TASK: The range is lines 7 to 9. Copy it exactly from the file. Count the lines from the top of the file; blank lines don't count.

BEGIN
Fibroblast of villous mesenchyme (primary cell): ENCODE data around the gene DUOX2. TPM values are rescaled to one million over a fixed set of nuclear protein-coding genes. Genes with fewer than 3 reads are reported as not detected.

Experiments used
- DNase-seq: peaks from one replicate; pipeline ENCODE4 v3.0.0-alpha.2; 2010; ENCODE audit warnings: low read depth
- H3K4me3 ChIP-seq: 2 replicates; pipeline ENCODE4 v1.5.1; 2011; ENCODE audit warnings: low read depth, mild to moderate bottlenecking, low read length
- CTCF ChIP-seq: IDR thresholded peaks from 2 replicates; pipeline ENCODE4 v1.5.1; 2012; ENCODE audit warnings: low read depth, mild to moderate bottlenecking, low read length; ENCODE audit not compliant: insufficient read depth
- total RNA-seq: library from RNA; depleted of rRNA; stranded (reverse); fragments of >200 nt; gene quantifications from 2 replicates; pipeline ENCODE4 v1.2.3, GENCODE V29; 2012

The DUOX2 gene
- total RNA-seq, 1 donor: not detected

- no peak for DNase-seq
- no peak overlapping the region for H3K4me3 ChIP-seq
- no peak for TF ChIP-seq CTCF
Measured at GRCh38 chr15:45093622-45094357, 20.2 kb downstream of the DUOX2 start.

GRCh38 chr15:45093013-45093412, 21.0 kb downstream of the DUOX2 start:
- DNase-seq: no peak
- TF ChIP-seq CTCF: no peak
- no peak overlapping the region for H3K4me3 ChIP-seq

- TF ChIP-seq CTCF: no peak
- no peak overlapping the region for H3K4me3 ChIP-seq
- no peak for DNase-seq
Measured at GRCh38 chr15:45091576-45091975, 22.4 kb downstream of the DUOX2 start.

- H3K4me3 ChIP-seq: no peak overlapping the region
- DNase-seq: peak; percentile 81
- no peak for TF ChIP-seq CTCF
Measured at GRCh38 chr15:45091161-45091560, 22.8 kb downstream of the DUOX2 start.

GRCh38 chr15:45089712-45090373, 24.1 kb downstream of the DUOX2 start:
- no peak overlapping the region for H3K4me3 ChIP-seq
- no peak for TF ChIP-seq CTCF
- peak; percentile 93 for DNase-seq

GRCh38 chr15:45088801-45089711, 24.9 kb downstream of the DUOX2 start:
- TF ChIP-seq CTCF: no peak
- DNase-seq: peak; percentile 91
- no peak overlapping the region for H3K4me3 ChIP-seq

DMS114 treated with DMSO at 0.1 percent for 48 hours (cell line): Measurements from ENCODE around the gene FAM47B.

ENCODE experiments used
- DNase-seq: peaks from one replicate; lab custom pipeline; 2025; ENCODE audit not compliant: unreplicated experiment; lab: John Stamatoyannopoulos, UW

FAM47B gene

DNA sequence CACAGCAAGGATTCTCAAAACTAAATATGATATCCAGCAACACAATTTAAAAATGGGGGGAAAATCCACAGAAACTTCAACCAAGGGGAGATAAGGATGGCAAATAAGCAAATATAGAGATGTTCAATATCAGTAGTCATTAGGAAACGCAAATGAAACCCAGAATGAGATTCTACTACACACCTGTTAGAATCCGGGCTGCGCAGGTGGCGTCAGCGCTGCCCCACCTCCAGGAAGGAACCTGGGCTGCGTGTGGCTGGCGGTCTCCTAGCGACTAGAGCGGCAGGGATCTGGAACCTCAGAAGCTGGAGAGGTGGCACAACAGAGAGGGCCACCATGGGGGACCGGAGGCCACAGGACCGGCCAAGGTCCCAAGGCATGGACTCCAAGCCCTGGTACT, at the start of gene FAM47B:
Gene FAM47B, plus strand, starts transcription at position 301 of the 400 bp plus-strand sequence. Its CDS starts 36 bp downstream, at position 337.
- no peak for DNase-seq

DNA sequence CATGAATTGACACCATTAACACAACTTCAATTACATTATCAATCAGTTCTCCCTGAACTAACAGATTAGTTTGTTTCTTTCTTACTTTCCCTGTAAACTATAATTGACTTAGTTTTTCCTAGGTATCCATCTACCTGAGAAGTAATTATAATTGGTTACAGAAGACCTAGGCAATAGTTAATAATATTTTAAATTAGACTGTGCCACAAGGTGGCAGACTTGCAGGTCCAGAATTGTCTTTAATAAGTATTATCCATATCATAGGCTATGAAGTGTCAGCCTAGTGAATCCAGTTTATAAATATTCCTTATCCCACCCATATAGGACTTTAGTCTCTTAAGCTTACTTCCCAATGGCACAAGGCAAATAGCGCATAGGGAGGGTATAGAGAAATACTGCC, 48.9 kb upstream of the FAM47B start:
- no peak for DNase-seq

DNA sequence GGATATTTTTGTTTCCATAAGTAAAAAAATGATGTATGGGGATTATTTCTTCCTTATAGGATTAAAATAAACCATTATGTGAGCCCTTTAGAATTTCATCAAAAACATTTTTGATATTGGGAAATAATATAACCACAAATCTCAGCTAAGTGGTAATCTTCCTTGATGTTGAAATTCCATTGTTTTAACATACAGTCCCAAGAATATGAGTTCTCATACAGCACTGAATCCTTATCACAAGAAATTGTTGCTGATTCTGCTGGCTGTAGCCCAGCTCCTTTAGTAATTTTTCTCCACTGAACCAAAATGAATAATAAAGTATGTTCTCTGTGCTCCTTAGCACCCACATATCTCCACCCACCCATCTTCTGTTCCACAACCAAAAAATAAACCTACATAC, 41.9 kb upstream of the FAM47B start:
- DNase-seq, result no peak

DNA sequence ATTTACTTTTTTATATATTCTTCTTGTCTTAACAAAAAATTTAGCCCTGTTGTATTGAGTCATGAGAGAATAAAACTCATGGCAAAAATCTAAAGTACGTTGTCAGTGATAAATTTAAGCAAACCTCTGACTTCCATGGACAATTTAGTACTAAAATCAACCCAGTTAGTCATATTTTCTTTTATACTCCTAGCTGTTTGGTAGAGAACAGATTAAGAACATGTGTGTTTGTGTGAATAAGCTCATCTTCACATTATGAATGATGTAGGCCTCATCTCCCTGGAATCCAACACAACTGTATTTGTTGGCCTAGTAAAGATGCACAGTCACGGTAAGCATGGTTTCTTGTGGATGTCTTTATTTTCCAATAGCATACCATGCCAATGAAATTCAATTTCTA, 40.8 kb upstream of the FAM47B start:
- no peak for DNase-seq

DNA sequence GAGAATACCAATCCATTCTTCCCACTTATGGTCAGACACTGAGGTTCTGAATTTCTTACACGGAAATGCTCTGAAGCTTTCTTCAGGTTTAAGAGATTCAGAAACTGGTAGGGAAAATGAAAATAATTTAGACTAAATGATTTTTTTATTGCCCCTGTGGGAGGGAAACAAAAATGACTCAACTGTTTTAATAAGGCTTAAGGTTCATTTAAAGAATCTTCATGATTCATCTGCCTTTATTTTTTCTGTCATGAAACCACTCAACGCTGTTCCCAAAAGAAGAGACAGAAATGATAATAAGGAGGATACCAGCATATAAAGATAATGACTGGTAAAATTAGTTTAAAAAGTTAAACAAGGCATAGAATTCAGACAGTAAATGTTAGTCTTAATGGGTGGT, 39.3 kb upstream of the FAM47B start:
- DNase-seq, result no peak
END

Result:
The DUOX2 gene
- total RNA-seq, 1 donor: not detected

- no peak for DNase-seq